Well-log data is often the main source of information for geoscience subsurface evaluation. Nevertheless, these data have uncertainties that can induce non-negligible errors in the outcomes of machine learning workflows in which these data are used as input. The quantification of these a posteriori errors, although not always being systematically performed, can significantly benefit any decision making based on the outcomes of these machine learning workflows.
Our objective is to allow a quantification of the uncertainty in the outcomes of machine learning workflows, either in classication or in regression, induced by errors in the input log data.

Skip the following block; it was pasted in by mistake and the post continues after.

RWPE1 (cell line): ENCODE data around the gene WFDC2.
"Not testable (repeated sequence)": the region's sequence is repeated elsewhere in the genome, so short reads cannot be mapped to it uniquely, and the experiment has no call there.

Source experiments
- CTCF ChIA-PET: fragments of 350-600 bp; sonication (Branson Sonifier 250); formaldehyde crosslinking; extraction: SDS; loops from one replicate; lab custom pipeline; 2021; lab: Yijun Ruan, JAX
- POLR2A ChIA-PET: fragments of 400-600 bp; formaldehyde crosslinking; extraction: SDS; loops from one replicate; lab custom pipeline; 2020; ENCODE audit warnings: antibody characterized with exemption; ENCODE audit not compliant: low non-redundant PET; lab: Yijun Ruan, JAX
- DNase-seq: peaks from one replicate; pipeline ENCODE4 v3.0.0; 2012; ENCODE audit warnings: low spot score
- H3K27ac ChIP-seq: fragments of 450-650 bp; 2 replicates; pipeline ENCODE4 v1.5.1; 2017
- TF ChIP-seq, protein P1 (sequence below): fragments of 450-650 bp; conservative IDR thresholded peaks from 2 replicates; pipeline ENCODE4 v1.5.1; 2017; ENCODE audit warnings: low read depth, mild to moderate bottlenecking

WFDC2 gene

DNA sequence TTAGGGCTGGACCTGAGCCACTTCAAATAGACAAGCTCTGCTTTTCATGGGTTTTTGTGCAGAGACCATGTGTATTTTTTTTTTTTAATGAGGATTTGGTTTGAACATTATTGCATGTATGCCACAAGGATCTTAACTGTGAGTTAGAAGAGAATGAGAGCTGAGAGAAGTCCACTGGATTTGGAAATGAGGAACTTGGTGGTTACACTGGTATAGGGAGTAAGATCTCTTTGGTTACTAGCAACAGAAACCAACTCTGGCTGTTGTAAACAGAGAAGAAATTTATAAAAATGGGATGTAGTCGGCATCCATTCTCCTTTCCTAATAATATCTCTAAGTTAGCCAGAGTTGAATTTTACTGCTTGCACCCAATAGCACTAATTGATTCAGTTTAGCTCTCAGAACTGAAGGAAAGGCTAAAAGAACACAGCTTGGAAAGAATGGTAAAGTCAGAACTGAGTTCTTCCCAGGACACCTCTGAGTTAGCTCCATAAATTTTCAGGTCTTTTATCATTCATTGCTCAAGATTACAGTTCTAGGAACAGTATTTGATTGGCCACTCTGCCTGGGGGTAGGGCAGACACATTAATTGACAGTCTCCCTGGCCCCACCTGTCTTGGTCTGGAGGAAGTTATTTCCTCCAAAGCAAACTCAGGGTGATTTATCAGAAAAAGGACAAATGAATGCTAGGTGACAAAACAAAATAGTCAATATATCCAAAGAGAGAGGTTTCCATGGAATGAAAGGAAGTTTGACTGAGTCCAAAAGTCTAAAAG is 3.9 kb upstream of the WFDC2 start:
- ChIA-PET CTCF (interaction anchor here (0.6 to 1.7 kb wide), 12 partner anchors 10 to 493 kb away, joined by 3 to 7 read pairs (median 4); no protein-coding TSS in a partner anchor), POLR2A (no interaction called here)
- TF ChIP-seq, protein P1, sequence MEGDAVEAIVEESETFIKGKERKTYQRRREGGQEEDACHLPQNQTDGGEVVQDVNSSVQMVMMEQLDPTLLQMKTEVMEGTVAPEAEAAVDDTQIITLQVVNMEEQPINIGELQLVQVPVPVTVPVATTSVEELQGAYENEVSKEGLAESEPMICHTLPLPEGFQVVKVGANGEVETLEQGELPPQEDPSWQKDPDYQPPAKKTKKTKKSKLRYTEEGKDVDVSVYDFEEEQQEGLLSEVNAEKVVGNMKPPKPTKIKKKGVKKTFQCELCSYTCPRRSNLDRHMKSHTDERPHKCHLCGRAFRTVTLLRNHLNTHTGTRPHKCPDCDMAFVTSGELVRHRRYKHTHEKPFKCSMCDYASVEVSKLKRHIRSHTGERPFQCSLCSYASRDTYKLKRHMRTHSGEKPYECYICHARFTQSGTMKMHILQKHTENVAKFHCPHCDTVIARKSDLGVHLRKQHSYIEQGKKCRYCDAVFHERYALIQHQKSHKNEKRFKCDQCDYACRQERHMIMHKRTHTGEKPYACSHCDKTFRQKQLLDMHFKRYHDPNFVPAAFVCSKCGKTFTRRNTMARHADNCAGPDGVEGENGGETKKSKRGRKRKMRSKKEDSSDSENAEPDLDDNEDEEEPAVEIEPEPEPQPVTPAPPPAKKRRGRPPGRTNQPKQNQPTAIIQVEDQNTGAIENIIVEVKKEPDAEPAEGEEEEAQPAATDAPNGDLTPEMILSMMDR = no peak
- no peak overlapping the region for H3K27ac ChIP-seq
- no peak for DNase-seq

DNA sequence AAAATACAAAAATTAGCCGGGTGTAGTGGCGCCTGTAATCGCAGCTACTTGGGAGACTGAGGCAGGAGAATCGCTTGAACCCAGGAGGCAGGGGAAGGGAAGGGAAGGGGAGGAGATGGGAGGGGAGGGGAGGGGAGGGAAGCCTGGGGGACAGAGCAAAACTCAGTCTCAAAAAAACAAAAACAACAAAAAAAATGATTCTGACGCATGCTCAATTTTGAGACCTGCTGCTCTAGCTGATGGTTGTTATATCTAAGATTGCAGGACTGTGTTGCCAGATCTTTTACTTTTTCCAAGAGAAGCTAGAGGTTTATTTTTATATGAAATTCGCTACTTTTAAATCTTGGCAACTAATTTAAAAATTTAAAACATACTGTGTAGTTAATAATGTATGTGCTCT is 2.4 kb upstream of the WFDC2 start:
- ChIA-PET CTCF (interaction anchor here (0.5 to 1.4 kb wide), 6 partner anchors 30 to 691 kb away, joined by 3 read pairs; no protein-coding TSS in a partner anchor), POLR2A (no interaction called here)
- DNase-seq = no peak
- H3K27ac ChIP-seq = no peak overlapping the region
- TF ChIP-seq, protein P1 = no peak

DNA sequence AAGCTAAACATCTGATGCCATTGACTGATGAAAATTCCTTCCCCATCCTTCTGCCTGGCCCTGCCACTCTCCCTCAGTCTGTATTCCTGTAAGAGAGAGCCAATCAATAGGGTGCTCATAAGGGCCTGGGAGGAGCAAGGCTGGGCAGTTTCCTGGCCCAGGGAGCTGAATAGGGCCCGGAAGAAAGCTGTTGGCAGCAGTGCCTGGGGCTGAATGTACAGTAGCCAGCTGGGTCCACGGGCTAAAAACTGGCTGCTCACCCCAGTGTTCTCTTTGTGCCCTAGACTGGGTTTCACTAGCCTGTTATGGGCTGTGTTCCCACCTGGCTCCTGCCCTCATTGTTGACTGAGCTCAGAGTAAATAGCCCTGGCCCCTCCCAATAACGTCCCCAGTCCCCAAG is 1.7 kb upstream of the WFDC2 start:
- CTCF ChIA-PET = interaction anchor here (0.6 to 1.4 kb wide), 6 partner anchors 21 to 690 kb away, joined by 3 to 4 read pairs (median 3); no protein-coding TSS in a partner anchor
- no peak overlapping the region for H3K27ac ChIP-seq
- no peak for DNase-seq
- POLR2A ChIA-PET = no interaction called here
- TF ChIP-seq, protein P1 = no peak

Our approach first uses ‘Monte-Carlo’ type method to blurr the input log data , then quantifies the a posteriori error on output predictions of machine learning workflows both in classification and in regression.
The method is applied to wireline log data from a well Lauda1 of offshore Western Australia, for which an expert classification is exceptionally available at all the depth levels of the well. We show that the presence of error in non-spatial input data (typically physical measurements such as GR, sonic, conductivity…) induces much less uncertainty, both in classification and in regression, than the presence of errors in spatial input data (here depth).
The early results are promising and pave the way for further adaptation. The proposed method, initially intended for wireline log measurements can be adapted to interpretation data in higher dimension, i.e. maps (2D) or cubes (3D). Many such data are available in domains even outside oil & gas industry, such as in mining industry or in geothermal energy.